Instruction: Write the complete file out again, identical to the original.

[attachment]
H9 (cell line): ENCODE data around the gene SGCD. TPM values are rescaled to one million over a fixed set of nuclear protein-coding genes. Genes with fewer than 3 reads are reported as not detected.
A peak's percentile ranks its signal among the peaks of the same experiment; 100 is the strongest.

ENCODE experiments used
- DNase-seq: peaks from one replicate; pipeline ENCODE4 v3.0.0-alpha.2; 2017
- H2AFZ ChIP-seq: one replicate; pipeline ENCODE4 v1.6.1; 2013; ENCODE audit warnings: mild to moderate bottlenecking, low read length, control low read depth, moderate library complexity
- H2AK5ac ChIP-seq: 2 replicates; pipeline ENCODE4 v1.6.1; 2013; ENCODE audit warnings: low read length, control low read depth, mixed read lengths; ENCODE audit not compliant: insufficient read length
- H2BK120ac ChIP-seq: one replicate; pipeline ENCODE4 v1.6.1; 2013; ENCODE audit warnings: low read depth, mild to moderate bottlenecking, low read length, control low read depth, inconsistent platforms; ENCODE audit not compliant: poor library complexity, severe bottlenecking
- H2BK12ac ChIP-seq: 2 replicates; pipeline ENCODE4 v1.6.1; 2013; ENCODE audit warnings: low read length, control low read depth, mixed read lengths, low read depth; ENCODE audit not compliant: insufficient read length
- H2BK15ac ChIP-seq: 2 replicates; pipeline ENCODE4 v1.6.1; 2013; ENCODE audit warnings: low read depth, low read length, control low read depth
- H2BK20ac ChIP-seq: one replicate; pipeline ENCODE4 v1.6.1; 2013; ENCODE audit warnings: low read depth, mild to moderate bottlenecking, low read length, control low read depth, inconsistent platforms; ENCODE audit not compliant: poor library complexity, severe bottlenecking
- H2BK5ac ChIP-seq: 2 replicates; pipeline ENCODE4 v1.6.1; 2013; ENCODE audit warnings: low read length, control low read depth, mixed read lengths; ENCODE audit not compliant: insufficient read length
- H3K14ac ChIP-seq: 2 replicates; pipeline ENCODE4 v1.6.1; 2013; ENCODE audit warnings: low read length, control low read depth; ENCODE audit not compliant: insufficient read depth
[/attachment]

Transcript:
H9 (cell line): ENCODE data around the gene SGCD. TPM values are rescaled to one million over a fixed set of nuclear protein-coding genes. Genes with fewer than 3 reads are reported as not detected.
A peak's percentile ranks its signal among the peaks of the same experiment; 100 is the strongest.

ENCODE experiments used
- DNase-seq: peaks from one replicate; pipeline ENCODE4 v3.0.0-alpha.2; 2017
- H2AFZ ChIP-seq: one replicate; pipeline ENCODE4 v1.6.1; 2013; ENCODE audit warnings: mild to moderate bottlenecking, low read length, control low read depth, moderate library complexity
- H2AK5ac ChIP-seq: 2 replicates; pipeline ENCODE4 v1.6.1; 2013; ENCODE audit warnings: low read length, control low read depth, mixed read lengths; ENCODE audit not compliant: insufficient read length
- H2BK120ac ChIP-seq: one replicate; pipeline ENCODE4 v1.6.1; 2013; ENCODE audit warnings: low read depth, mild to moderate bottlenecking, low read length, control low read depth, inconsistent platforms; ENCODE audit not compliant: poor library complexity, severe bottlenecking
- H2BK12ac ChIP-seq: 2 replicates; pipeline ENCODE4 v1.6.1; 2013; ENCODE audit warnings: low read length, control low read depth, mixed read lengths, low read depth; ENCODE audit not compliant: insufficient read length
- H2BK15ac ChIP-seq: 2 replicates; pipeline ENCODE4 v1.6.1; 2013; ENCODE audit warnings: low read depth, low read length, control low read depth
- H2BK20ac ChIP-seq: one replicate; pipeline ENCODE4 v1.6.1; 2013; ENCODE audit warnings: low read depth, mild to moderate bottlenecking, low read length, control low read depth, inconsistent platforms; ENCODE audit not compliant: poor library complexity, severe bottlenecking
- H2BK5ac ChIP-seq: 2 replicates; pipeline ENCODE4 v1.6.1; 2013; ENCODE audit warnings: low read length, control low read depth, mixed read lengths; ENCODE audit not compliant: insufficient read length
- H3K14ac ChIP-seq: 2 replicates; pipeline ENCODE4 v1.6.1; 2013; ENCODE audit warnings: low read length, control low read depth; ENCODE audit not compliant: insufficient read depth